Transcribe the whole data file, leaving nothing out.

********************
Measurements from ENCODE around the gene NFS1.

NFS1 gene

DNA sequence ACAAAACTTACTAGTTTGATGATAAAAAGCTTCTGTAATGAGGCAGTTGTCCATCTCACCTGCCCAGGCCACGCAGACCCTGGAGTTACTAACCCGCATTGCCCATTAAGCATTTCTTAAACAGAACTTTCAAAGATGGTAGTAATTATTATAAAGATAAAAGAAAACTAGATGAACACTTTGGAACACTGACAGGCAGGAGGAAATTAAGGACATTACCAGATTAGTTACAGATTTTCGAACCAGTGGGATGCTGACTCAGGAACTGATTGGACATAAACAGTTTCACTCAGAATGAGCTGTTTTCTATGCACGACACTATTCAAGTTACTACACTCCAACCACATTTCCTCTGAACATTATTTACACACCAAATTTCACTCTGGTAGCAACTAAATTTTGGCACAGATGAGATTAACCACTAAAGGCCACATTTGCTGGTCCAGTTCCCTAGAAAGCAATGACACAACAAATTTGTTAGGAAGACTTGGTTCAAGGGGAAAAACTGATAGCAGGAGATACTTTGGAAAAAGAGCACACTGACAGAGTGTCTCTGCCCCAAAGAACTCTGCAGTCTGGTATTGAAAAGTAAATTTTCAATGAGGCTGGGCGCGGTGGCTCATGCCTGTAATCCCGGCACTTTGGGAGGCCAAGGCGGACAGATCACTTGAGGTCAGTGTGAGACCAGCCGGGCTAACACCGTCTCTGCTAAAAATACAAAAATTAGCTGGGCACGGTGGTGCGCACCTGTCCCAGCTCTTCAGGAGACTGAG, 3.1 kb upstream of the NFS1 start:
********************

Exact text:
Measurements from ENCODE around the gene NFS1.

NFS1 gene

DNA sequence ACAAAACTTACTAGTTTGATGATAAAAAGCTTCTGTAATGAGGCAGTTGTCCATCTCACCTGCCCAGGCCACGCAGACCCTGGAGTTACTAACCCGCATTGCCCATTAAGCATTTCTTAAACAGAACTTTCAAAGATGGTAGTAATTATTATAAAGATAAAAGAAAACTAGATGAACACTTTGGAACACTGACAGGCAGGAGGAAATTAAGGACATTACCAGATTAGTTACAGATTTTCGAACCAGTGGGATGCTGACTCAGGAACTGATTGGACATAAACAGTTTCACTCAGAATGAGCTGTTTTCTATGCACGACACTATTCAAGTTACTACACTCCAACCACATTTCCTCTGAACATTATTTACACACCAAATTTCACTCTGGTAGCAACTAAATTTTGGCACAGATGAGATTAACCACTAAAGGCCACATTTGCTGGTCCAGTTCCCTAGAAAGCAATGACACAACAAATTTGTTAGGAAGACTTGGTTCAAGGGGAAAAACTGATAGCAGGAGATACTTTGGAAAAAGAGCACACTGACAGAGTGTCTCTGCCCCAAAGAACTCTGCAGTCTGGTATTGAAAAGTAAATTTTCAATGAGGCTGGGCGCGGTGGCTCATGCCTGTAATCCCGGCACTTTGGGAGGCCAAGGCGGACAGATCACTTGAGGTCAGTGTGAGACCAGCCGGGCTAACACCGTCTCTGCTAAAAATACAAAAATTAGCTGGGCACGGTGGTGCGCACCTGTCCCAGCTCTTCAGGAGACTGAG, 3.1 kb upstream of the NFS1 start: